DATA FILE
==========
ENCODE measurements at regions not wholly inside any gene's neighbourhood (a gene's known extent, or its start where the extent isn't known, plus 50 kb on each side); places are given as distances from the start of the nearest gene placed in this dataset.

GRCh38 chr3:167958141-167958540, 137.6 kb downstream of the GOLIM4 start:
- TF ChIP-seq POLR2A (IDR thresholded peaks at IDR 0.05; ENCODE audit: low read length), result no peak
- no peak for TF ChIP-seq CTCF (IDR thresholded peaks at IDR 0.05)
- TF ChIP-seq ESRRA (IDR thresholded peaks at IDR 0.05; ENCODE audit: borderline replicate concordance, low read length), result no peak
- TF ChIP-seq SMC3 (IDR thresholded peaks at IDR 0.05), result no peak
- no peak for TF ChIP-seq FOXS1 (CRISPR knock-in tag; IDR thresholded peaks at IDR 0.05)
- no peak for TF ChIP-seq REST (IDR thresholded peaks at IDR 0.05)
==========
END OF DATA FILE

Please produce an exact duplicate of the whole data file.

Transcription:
ENCODE measurements at regions not wholly inside any gene's neighbourhood (a gene's known extent, or its start where the extent isn't known, plus 50 kb on each side); places are given as distances from the start of the nearest gene placed in this dataset.

GRCh38 chr3:167958141-167958540, 137.6 kb downstream of the GOLIM4 start:
- TF ChIP-seq POLR2A (IDR thresholded peaks at IDR 0.05; ENCODE audit: low read length), result no peak
- no peak for TF ChIP-seq CTCF (IDR thresholded peaks at IDR 0.05)
- TF ChIP-seq ESRRA (IDR thresholded peaks at IDR 0.05; ENCODE audit: borderline replicate concordance, low read length), result no peak
- TF ChIP-seq SMC3 (IDR thresholded peaks at IDR 0.05), result no peak
- no peak for TF ChIP-seq FOXS1 (CRISPR knock-in tag; IDR thresholded peaks at IDR 0.05)
- no peak for TF ChIP-seq REST (IDR thresholded peaks at IDR 0.05)